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  • #16
    Re: Pulled out another tankless

    It all comes down to this , all this women wanted was a hot bath and a tank will give it to her.

    Comment


    • #17
      Re: Pulled out another tankless

      I have taken out 6 tankless in the last 3 months and went back with tanked. 3 we're perfect installs according to the manufacturer. They were not sure why they leaked. At the time of install the manufacturer (Eternal) had a 20 year warranty and we were told in writing "this unit was made for hard water, we are headquartered in Tx and it was built for this". Now they have a 15 year warranty and have an exclusion about hard water. Put in a 75 gallon and be done. I am slowly making back the $65,000 I lost in call backs. I remember installing takagi and meeting with the engineers. 3 different classes. I was told in 2003, hard water is fine. They even said you could tie it into existing b-vent because our atmosphere in Texas was good. Said nothing about descaling. We were told to install them and forget about them for 15 years. I still used stainless vent because they wouldn't put that in writing. Then later on they came up with the condensation tee in the vent. Wouldn't cover units that leaked unless we changed that. Also, told us to tell the customer to flush it every year. Customers were mad. They had been cleaning the screen every three months, but thought I was trying to scam them with the flushing. I am listed on several tankless sites as a repair plumber but none of them send me install updates or useful information. It's cheaper and faster to replace the units with a tank rather than play grab *** with the manufacturer. We had a takagi fail for a customer (not my install). It took the manufacturer 12 days to get them a new unit. My family would kill me, if they had to wait that long. Customer decided at day 8 to listen to me and we put tanks in, and now has a new tankless with a little bit if warranty left for sale in eBay. I bought in to the tankless lies for 15 years. I thought they were getting better, but that has not been my experience. It's just business, and I would rather install a tank and do three other jobs that day then spend a day and a half messing around with a Stupid tankless install. FYI, I have several digital manometers, a combustion analyzer, a custom built gas volume tool, and have been sizing gas using charts for 22 years. I can program a router, wire phone lines, and set the time on a 1980's VCR. I can rebuild a windmill, install a 1,000,000 btu boiler, pass a petroleum certified welding test, hook up three phase sewer pumps, and a whole of other stuff, but I can't make tankless work in this north Texas area. I looked at building my one, but I can't get a UL rating and get through all of the codes unless I spend $250,000 and even then it is a less than 10% chance. I can go to South Korea and have my design built for $14,000 and then place the orders through them. Our government will then rubber stamp it and I can sell them. But then if they steal my design and pirate it out because they don't care about U.S. Patent laws, i could sue them, but I would be 95 years old before I won. So, forgive me for being bitter, but the tankless industry can kiss my hot ***, because I just got out of a hot shower that was heated from a Tanked type water heater, and I wish I would have never put tankless in for any of my customers. I hope it really is just me that has the problems, and I wish all of you that install them luck, you are going to need it.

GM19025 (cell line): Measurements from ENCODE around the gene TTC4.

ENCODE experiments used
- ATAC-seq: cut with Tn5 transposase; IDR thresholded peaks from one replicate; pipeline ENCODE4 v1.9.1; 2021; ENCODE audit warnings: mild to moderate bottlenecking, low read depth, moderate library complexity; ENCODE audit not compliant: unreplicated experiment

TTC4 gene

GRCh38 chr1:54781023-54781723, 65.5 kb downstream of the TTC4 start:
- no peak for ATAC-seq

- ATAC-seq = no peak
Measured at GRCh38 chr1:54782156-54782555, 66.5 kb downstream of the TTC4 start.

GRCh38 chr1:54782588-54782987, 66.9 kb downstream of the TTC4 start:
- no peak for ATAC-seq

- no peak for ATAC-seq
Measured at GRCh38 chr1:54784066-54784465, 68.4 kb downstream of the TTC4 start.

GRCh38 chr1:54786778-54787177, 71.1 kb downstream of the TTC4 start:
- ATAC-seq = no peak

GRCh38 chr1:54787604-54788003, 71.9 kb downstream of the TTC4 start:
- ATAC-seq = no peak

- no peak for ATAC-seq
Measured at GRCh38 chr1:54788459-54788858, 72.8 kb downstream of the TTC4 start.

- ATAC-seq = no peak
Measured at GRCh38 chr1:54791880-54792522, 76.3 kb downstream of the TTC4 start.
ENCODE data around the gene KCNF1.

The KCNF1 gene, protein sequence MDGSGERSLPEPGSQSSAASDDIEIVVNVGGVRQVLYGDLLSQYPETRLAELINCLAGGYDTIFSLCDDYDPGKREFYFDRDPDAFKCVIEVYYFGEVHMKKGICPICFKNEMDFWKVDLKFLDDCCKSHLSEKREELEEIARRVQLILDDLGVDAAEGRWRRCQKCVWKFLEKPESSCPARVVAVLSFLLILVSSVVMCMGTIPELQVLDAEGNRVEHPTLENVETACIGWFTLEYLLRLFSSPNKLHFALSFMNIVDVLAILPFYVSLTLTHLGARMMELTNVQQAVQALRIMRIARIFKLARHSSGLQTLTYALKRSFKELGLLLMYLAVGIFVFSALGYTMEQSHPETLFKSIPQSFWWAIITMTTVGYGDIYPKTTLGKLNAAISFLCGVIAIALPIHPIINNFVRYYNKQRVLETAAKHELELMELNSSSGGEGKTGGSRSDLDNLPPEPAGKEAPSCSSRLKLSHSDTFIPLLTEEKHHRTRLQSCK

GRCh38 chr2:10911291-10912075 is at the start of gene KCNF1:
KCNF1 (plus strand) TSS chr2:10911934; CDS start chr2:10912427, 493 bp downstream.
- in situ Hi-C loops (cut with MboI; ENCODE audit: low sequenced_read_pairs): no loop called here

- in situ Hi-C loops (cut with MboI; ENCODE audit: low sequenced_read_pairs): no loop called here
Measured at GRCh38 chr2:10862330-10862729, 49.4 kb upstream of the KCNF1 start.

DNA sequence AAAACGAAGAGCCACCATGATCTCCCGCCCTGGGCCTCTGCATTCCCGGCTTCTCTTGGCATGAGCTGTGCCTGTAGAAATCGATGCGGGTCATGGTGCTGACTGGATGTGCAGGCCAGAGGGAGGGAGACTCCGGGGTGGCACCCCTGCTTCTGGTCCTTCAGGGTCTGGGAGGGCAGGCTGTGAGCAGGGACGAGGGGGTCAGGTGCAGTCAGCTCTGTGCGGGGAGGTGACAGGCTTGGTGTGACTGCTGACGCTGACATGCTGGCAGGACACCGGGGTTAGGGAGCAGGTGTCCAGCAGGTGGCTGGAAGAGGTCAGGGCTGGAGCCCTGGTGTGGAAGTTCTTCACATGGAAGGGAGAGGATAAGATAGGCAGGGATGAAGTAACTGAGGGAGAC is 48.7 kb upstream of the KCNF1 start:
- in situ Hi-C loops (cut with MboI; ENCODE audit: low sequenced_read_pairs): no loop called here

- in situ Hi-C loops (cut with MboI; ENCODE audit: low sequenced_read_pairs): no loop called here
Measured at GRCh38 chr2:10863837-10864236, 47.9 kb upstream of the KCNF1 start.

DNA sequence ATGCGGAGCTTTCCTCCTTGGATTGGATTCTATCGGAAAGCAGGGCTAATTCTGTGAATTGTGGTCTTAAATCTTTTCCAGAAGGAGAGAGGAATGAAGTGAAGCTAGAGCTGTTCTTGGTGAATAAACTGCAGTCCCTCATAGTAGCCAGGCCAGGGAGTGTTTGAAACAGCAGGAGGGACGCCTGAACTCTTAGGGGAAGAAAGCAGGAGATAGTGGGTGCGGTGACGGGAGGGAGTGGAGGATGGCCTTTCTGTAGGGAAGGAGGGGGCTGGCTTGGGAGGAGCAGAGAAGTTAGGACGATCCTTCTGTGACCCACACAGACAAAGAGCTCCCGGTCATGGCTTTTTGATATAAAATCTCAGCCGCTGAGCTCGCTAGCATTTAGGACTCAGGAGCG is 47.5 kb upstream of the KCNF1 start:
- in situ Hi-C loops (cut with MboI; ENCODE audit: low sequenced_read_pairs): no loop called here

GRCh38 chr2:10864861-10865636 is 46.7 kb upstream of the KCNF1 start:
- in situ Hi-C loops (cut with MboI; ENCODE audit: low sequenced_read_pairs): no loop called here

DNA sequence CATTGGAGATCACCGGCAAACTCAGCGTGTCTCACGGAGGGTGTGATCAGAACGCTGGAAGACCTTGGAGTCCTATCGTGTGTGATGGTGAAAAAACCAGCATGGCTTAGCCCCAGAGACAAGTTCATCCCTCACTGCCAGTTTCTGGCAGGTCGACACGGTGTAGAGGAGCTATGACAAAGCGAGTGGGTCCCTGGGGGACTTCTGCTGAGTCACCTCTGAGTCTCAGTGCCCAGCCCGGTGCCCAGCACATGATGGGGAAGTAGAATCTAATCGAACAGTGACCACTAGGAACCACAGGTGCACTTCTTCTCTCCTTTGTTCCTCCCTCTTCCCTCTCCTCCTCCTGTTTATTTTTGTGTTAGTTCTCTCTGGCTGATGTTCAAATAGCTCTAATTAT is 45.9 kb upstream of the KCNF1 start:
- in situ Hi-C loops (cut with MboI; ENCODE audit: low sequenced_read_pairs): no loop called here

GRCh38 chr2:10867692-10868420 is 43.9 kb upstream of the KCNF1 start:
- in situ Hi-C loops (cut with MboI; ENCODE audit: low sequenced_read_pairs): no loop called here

"don't put that in your mouth, you don't know where it's been"

      Comment


      • #18
        Re: Pulled out another tankless

        I'm surprised. One, that someone could set the time on an 80's vcr and two, that there are so many problems with tankless heaters out there. I make too much money off them to quit installing them.

        David

        Comment


        • #19
          Re: Pulled out another tankless

          Jay, I too feel the same about tankless. But I dont have anywhere near the hands on that you have with them. Reason why is I never took the bait. I took the noritz class and purchased a heater at cost for my personal use. The $5.00 a month in gas savings doesn't cover the lost water wait time, the cycling of the heater when the HE washer is filling and all the added cost of installing and maintaining.

          Their claims were too good to be true and like everything else, if it's too good to believe, don't believe it.

          I'm sure on the same page as you jay, it's just you already finished the book and I'm still reading. Soon enough it will be a book every plumber will read.

          Thanks for telling it like it is.

          Rick.
          phoebe it is

          Comment


          • #20
            Re: Pulled out another tankless

            Talk to your local distributor about A.O. smith's ATI 540. It is the tankless that finally got me on board. Pvc flue, 199,000 btu's, it allows for direct recirculation with no buffer tank, All of the screws are front facing, and a good warranty. The unit is rated as both residential and commercial.
            No, it's not rocket science, it's plumbing and unlike rocket science it requires a license.

            Comment


            • #21
              Re: Pulled out another tankless

              Definitely the newer designs are much better than the older ones. The condensing boiler design allowing pvc venting was huge. I haven't sold a non condensing heater in 3-4 years. Then add the hybrid design to the unit eliminating the wait time and cold water sandwich and a lot of the issues disappear. The Navien and the Eternal have built in recirc connections as well as the Navien has a built in pump. I've heard a couple of good things about the new AO Smith hybrid. I need to check it out.

              David

              Comment


              • #22
                Re: Pulled out another tankless

                AO Smith Tankless and State are rebranded Takagi.


                Originally posted by MoJourneyman View Post
                Talk to your local distributor about A.O. smith's ATI 540. It is the tankless that finally got me on board. Pvc flue, 199,000 btu's, it allows for direct recirculation with no buffer tank, All of the screws are front facing, and a good warranty. The unit is rated as both residential and commercial.
                Ron Hasil Lic #058-160417
                A-Archer Sewer & Plumbing specializing in:
                Tankless Water Heaters | Drain and Sewer Cleaning
                Sump and Ejector Pumps | Backflow RPZ Testing

                Comment


                • #23
                  Re: Pulled out another tankless

                  I've visited the State/AO Smith plant in Tennessee. The tankless division wasn't impressive. It was obvious that they were rebranding the tankless.

                  David

                  Comment


                  • #24
                    Re: Pulled out another tankless

                    The main problem when installing a tankless hot water unit is gas pipe and gas meter size to an existing building here in Aus the regs require that the gas pipes and gas meter be large enough to accomadate all gas appliances to be able to work at the same time without any decrees of gas at any of the appliances